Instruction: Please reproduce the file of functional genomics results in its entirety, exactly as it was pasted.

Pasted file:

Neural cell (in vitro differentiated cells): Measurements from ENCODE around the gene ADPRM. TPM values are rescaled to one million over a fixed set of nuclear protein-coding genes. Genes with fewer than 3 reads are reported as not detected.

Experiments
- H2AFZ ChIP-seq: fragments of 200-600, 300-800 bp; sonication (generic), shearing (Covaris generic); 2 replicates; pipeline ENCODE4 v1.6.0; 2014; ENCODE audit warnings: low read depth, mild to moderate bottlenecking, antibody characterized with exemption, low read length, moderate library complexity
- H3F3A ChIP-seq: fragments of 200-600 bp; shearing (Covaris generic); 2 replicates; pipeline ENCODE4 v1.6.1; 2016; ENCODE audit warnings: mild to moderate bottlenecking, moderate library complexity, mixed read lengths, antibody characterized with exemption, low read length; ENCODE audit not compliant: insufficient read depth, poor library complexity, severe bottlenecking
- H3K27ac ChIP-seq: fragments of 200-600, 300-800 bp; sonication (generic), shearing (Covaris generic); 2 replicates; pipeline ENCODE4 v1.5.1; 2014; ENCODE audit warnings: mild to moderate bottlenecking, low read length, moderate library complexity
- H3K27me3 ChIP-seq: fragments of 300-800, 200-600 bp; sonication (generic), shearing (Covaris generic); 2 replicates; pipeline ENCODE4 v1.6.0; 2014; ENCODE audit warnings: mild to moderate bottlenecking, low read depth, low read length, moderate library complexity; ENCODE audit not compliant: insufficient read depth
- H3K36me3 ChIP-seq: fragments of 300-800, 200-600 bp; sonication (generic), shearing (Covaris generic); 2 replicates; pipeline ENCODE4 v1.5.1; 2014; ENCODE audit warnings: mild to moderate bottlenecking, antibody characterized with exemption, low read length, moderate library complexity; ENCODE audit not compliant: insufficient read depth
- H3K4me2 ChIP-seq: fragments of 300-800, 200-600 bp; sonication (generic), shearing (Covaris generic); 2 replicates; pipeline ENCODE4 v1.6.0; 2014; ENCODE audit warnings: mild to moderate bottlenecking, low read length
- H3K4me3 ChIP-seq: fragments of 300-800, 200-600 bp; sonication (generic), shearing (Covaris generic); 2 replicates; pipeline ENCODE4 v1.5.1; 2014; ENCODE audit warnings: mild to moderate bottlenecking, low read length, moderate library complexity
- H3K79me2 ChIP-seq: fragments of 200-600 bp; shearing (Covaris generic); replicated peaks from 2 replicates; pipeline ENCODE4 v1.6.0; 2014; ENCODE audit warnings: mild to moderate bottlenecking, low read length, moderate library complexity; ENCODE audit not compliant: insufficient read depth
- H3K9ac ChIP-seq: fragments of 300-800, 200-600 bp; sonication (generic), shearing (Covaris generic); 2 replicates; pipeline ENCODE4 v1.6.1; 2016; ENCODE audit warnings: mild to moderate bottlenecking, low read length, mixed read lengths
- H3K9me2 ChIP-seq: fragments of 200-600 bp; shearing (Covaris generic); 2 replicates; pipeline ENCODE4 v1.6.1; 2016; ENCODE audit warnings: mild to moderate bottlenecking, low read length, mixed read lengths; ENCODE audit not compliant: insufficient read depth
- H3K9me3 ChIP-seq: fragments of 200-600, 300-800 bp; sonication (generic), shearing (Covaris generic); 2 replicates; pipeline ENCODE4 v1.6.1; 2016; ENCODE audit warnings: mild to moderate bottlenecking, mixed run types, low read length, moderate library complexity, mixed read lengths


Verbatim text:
Neural cell (in vitro differentiated cells): Measurements from ENCODE around the gene ADPRM. TPM values are rescaled to one million over a fixed set of nuclear protein-coding genes. Genes with fewer than 3 reads are reported as not detected.

Experiments
- H2AFZ ChIP-seq: fragments of 200-600, 300-800 bp; sonication (generic), shearing (Covaris generic); 2 replicates; pipeline ENCODE4 v1.6.0; 2014; ENCODE audit warnings: low read depth, mild to moderate bottlenecking, antibody characterized with exemption, low read length, moderate library complexity
- H3F3A ChIP-seq: fragments of 200-600 bp; shearing (Covaris generic); 2 replicates; pipeline ENCODE4 v1.6.1; 2016; ENCODE audit warnings: mild to moderate bottlenecking, moderate library complexity, mixed read lengths, antibody characterized with exemption, low read length; ENCODE audit not compliant: insufficient read depth, poor library complexity, severe bottlenecking
- H3K27ac ChIP-seq: fragments of 200-600, 300-800 bp; sonication (generic), shearing (Covaris generic); 2 replicates; pipeline ENCODE4 v1.5.1; 2014; ENCODE audit warnings: mild to moderate bottlenecking, low read length, moderate library complexity
- H3K27me3 ChIP-seq: fragments of 300-800, 200-600 bp; sonication (generic), shearing (Covaris generic); 2 replicates; pipeline ENCODE4 v1.6.0; 2014; ENCODE audit warnings: mild to moderate bottlenecking, low read depth, low read length, moderate library complexity; ENCODE audit not compliant: insufficient read depth
- H3K36me3 ChIP-seq: fragments of 300-800, 200-600 bp; sonication (generic), shearing (Covaris generic); 2 replicates; pipeline ENCODE4 v1.5.1; 2014; ENCODE audit warnings: mild to moderate bottlenecking, antibody characterized with exemption, low read length, moderate library complexity; ENCODE audit not compliant: insufficient read depth
- H3K4me2 ChIP-seq: fragments of 300-800, 200-600 bp; sonication (generic), shearing (Covaris generic); 2 replicates; pipeline ENCODE4 v1.6.0; 2014; ENCODE audit warnings: mild to moderate bottlenecking, low read length
- H3K4me3 ChIP-seq: fragments of 300-800, 200-600 bp; sonication (generic), shearing (Covaris generic); 2 replicates; pipeline ENCODE4 v1.5.1; 2014; ENCODE audit warnings: mild to moderate bottlenecking, low read length, moderate library complexity
- H3K79me2 ChIP-seq: fragments of 200-600 bp; shearing (Covaris generic); replicated peaks from 2 replicates; pipeline ENCODE4 v1.6.0; 2014; ENCODE audit warnings: mild to moderate bottlenecking, low read length, moderate library complexity; ENCODE audit not compliant: insufficient read depth
- H3K9ac ChIP-seq: fragments of 300-800, 200-600 bp; sonication (generic), shearing (Covaris generic); 2 replicates; pipeline ENCODE4 v1.6.1; 2016; ENCODE audit warnings: mild to moderate bottlenecking, low read length, mixed read lengths
- H3K9me2 ChIP-seq: fragments of 200-600 bp; shearing (Covaris generic); 2 replicates; pipeline ENCODE4 v1.6.1; 2016; ENCODE audit warnings: mild to moderate bottlenecking, low read length, mixed read lengths; ENCODE audit not compliant: insufficient read depth
- H3K9me3 ChIP-seq: fragments of 200-600, 300-800 bp; sonication (generic), shearing (Covaris generic); 2 replicates; pipeline ENCODE4 v1.6.1; 2016; ENCODE audit warnings: mild to moderate bottlenecking, mixed run types, low read length, moderate library complexity, mixed read lengths